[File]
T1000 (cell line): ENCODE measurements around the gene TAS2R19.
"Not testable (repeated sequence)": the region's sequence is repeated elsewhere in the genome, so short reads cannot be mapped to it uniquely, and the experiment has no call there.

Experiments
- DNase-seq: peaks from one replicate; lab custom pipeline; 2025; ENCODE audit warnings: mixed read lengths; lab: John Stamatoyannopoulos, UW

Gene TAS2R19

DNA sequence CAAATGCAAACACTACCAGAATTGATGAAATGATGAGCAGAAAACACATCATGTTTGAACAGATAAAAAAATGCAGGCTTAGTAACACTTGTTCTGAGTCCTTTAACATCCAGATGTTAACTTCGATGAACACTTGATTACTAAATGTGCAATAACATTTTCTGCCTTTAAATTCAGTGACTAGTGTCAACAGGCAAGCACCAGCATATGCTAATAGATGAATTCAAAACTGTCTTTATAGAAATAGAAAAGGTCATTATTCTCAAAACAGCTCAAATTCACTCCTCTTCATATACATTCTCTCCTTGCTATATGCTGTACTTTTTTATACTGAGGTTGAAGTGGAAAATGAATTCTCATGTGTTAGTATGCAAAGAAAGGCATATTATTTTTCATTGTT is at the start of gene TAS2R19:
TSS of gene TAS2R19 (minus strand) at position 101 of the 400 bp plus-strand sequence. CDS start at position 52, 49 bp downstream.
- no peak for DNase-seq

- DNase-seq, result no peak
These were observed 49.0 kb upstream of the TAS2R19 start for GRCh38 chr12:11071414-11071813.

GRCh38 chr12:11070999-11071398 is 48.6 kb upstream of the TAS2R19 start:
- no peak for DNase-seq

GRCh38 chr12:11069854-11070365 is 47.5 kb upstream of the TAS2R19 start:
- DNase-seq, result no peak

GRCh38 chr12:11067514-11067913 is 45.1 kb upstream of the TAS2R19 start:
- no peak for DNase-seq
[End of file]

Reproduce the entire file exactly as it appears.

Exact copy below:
T1000 (cell line): ENCODE measurements around the gene TAS2R19.
"Not testable (repeated sequence)": the region's sequence is repeated elsewhere in the genome, so short reads cannot be mapped to it uniquely, and the experiment has no call there.

Experiments
- DNase-seq: peaks from one replicate; lab custom pipeline; 2025; ENCODE audit warnings: mixed read lengths; lab: John Stamatoyannopoulos, UW

Gene TAS2R19

DNA sequence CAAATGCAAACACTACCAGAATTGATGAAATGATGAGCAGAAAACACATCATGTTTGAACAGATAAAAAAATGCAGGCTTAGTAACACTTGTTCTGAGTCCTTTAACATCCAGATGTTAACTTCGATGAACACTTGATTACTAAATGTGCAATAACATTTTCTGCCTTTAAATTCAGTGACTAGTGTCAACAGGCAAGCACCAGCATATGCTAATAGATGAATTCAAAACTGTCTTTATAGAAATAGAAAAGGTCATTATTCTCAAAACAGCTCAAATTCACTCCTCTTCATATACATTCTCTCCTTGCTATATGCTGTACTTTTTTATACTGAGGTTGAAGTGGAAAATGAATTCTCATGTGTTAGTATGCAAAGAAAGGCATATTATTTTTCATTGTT is at the start of gene TAS2R19:
TSS of gene TAS2R19 (minus strand) at position 101 of the 400 bp plus-strand sequence. CDS start at position 52, 49 bp downstream.
- no peak for DNase-seq

- DNase-seq, result no peak
These were observed 49.0 kb upstream of the TAS2R19 start for GRCh38 chr12:11071414-11071813.

GRCh38 chr12:11070999-11071398 is 48.6 kb upstream of the TAS2R19 start:
- no peak for DNase-seq

GRCh38 chr12:11069854-11070365 is 47.5 kb upstream of the TAS2R19 start:
- DNase-seq, result no peak

GRCh38 chr12:11067514-11067913 is 45.1 kb upstream of the TAS2R19 start:
- no peak for DNase-seq